Fri Jan 6, 2017 1:15PM
US Secretary of State John Kerry holds a news conference at the State Department headquarters at the Harry S. Truman building January 5, 2017 in Washington, DC. (Photo by AFP)n
US Secretary of State John Kerry holds a news conference at the State Department headquarters at the Harry S. Truman building January 5, 2017 in Washington, DC. (Photo by AFP)n

US Secretary of State John Kerry has hailed the outgoing Obama administration for its efforts to sign the landmark nuclear agreement with Iran.

In his departure memo issued on Thursday, Kerry said the 2015 deal cut off all pathways for Iran to develop what he called a nuclear weapon.

“After reaching out to Iran through bilateral channels and more than two and a half years of intense multilateral negotiations, the United States, the United Kingdom, France, Germany, Russia, China, the European Union and Iran agreed on the Joint Comprehensive Plan of Action (JCPOA), an agreement that has verifiably cut off all of Iran’s pathways to a nuclear weapon,” he said.

Iranian nuclear negotiators, headed by Foreign Minister Mohammad Javad Zarif, (3rd R) meet the US delegates, headed by Secretary of State John Kerry (3rd L) in the Swiss city of Lusanne, March 17, 2015. (Photo by AFP)

The top US diplomat argued that the nuclear accord was a result of crippling sanctions engineered by the United States against the Islamic Republic.

He then described Iran-US relations as contentious and called for maintaining pressure on the Islamic Republic to undermine its missile program, and went on to accuse Iran of supporting terrorism.

“Our relationship remains highly contentious – and we must maintain our pressure and continue to push back on Iran’s missile program, its support for terrorism, its disregard for human rights, and its destabilizing interference in the affairs of its neighbors as long as these threats persist,” Kerry said.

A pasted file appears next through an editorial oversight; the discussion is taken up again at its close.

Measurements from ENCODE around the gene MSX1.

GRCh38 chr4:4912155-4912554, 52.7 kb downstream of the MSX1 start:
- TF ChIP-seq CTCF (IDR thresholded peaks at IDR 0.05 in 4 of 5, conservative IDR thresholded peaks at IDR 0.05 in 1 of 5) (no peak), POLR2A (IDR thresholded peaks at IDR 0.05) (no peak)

Iran and the P5+1 group of countries reached the nuclear agreement in July 2015.

In accordance to the JCPOA, which took effect in January, Iran has undertaken to put limitations on its nuclear program in exchange for the removal of nuclear-related sanctions.

US Secretary of State John Kerry talks with Iranian Foreign Minister Mohammad Javad Zarif in Vienna, January 16, 2016. (Photo by AFP)

The Obama administration, however, has continued to maintain sanctions on Iran and a number of Iranian companies and individuals, prompting complaints from Tehran that Washington is failing to implement its side of the deal.

The United States, Israel, and some of their allies have accused Iran of pursuing military objectives in its nuclear energy program.

Washington and its allies had imposed illegal sanctions on Iran based on the unfounded accusation that Tehran is pursuing non-civilian objectives in its nuclear program.

Iran rejects the allegation, arguing that as a committed signatory to the nuclear Non-Proliferation Treaty (NPT) and a member of the International Atomic Energy Agency (IAEA), it has the right to use nuclear technology for peaceful purposes.

In addition, Iran says it is forbidden to use weapons of mass destruction from a religious point of view, as highlighted on many occasions by the country’s spiritual leaders.

But still Kerry argued in his departure memo, “In reaching and implementing this deal, we took a major security threat off the table without firing a single shot. The United States, our partners and allies in the Middle East (including Israel), and the entire international community are safer today because of the JCPOA.”

Donald Trump addresses the American Israel Public Affairs Committee (AIPAC) 2016 Policy Conference at the Verizon Center in Washington, DC, March 21, 2016. (Photo by AFP)

Elsewhere in a news briefing on Thursday, Kerry warned US President-elect Donald Trump about possibly canceling the Iran deal.

During his presidential campaign, Trump, who defeated his Democratic rival Hillary Clinton in the November 8 election, had promised to annul the deal.

He called the pact a "disaster" and "the worst deal ever negotiated." He also said that the deal could lead to a "nuclear holocaust."